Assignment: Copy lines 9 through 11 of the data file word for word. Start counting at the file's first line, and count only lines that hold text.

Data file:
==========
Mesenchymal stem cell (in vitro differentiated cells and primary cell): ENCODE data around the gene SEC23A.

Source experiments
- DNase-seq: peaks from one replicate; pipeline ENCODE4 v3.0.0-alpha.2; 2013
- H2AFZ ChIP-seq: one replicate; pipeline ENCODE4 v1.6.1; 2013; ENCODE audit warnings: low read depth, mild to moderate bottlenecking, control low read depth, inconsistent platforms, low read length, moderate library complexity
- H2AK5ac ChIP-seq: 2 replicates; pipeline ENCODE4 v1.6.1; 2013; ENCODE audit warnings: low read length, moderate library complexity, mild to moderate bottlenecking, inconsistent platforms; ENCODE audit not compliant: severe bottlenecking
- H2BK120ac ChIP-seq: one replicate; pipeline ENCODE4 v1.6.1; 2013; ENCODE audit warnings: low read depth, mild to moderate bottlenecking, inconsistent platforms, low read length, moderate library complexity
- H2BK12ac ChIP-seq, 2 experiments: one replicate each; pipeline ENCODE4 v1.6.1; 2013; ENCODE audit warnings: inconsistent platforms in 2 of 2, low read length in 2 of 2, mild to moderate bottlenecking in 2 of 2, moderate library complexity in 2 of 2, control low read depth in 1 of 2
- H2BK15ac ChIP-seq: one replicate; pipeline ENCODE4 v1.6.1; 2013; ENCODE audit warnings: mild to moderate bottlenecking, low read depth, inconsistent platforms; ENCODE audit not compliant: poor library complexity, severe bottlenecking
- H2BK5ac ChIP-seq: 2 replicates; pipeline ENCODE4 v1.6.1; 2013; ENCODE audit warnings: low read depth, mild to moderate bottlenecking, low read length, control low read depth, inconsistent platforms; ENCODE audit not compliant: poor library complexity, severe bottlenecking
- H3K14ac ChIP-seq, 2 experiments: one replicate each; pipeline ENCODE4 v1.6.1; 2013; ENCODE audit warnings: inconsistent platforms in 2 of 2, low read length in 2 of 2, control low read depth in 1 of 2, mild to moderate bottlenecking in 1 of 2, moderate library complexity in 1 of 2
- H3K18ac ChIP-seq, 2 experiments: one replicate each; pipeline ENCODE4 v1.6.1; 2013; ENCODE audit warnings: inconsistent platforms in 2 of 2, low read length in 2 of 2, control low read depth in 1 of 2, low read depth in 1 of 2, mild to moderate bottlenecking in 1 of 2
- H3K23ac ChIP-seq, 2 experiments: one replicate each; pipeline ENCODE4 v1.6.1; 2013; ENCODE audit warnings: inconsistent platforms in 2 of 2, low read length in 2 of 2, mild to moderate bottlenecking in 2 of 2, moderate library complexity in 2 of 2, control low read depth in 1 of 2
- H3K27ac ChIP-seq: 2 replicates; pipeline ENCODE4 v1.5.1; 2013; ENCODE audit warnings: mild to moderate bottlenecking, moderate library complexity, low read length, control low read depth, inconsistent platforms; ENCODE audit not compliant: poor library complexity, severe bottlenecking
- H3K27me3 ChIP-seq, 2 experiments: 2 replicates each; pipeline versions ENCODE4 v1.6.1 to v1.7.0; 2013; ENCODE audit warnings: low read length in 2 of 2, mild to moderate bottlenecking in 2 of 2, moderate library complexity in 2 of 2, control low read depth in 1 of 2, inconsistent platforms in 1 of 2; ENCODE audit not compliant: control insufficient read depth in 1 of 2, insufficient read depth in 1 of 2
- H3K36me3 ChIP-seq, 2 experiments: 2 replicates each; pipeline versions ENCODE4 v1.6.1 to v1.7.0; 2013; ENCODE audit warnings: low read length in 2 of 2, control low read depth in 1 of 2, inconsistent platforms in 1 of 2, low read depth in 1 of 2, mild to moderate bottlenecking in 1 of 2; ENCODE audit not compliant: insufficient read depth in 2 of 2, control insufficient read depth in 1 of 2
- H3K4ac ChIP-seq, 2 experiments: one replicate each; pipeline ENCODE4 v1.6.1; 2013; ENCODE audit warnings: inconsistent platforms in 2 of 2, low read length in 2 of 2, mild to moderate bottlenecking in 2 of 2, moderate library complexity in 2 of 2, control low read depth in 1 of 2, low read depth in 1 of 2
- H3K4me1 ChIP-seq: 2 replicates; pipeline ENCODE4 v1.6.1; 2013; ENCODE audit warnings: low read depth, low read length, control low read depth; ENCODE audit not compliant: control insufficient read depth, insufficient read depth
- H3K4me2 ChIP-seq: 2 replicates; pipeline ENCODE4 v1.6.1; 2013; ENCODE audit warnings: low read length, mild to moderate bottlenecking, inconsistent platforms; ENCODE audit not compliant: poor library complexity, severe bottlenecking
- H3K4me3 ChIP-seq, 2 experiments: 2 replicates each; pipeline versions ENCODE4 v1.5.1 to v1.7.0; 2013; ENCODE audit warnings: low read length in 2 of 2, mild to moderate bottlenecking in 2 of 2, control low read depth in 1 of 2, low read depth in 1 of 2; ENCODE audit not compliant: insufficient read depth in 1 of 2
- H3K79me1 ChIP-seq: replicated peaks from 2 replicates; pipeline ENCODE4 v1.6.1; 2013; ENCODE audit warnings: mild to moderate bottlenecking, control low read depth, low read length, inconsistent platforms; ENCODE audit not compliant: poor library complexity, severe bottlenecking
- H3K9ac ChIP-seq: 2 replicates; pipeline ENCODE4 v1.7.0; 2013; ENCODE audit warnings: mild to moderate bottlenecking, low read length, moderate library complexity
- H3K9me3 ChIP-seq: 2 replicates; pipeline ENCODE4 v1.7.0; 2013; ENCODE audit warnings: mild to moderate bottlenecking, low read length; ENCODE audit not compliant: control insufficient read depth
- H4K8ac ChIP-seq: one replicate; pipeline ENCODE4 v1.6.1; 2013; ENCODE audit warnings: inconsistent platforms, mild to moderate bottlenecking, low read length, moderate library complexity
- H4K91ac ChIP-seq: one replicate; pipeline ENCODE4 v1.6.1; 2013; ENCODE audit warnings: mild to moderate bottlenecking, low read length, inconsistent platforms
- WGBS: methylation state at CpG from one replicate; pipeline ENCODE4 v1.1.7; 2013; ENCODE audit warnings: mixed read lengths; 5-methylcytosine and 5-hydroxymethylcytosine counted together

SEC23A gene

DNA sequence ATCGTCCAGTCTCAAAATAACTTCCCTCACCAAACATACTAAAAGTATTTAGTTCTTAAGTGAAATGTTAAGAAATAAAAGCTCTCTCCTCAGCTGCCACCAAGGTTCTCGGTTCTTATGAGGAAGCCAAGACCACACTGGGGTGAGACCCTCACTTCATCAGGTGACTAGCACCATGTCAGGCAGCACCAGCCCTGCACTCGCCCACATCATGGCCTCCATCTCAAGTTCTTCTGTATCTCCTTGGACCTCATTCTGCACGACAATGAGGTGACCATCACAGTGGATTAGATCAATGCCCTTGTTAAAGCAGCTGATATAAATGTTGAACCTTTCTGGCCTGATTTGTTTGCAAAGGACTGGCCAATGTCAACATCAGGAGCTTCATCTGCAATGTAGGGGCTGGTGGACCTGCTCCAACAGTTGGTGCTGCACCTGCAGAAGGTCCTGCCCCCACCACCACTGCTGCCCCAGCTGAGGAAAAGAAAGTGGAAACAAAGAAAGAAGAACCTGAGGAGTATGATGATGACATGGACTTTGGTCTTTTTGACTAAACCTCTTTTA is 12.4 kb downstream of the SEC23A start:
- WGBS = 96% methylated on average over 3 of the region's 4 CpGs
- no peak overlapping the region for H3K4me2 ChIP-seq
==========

- H2BK5ac ChIP-seq: 2 replicates; pipeline ENCODE4 v1.6.1; 2013; ENCODE audit warnings: low read depth, mild to moderate bottlenecking, low read length, control low read depth, inconsistent platforms; ENCODE audit not compliant: poor library complexity, severe bottlenecking
- H3K14ac ChIP-seq, 2 experiments: one replicate each; pipeline ENCODE4 v1.6.1; 2013; ENCODE audit warnings: inconsistent platforms in 2 of 2, low read length in 2 of 2, control low read depth in 1 of 2, mild to moderate bottlenecking in 1 of 2, moderate library complexity in 1 of 2
- H3K18ac ChIP-seq, 2 experiments: one replicate each; pipeline ENCODE4 v1.6.1; 2013; ENCODE audit warnings: inconsistent platforms in 2 of 2, low read length in 2 of 2, control low read depth in 1 of 2, low read depth in 1 of 2, mild to moderate bottlenecking in 1 of 2